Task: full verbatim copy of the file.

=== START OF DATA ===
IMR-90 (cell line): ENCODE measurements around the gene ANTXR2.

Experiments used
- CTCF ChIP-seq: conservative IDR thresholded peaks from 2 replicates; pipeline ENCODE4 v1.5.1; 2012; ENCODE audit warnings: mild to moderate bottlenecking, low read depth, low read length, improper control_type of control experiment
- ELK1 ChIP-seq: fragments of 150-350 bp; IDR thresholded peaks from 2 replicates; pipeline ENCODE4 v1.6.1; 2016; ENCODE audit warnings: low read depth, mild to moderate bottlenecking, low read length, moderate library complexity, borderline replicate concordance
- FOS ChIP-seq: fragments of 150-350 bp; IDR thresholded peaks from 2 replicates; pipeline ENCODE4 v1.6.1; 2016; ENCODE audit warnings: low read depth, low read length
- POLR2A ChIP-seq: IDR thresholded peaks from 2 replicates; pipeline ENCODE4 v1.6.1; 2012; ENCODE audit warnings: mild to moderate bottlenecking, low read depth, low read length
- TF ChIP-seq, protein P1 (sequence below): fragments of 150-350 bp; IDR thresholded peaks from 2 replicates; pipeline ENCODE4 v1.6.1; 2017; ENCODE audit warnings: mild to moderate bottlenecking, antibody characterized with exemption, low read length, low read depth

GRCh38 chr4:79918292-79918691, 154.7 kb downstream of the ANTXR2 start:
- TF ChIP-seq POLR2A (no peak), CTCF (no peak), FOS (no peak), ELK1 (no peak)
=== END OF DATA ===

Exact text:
IMR-90 (cell line): ENCODE measurements around the gene ANTXR2.

Experiments used
- CTCF ChIP-seq: conservative IDR thresholded peaks from 2 replicates; pipeline ENCODE4 v1.5.1; 2012; ENCODE audit warnings: mild to moderate bottlenecking, low read depth, low read length, improper control_type of control experiment
- ELK1 ChIP-seq: fragments of 150-350 bp; IDR thresholded peaks from 2 replicates; pipeline ENCODE4 v1.6.1; 2016; ENCODE audit warnings: low read depth, mild to moderate bottlenecking, low read length, moderate library complexity, borderline replicate concordance
- FOS ChIP-seq: fragments of 150-350 bp; IDR thresholded peaks from 2 replicates; pipeline ENCODE4 v1.6.1; 2016; ENCODE audit warnings: low read depth, low read length
- POLR2A ChIP-seq: IDR thresholded peaks from 2 replicates; pipeline ENCODE4 v1.6.1; 2012; ENCODE audit warnings: mild to moderate bottlenecking, low read depth, low read length
- TF ChIP-seq, protein P1 (sequence below): fragments of 150-350 bp; IDR thresholded peaks from 2 replicates; pipeline ENCODE4 v1.6.1; 2017; ENCODE audit warnings: mild to moderate bottlenecking, antibody characterized with exemption, low read length, low read depth

GRCh38 chr4:79918292-79918691, 154.7 kb downstream of the ANTXR2 start:
- TF ChIP-seq POLR2A (no peak), CTCF (no peak), FOS (no peak), ELK1 (no peak)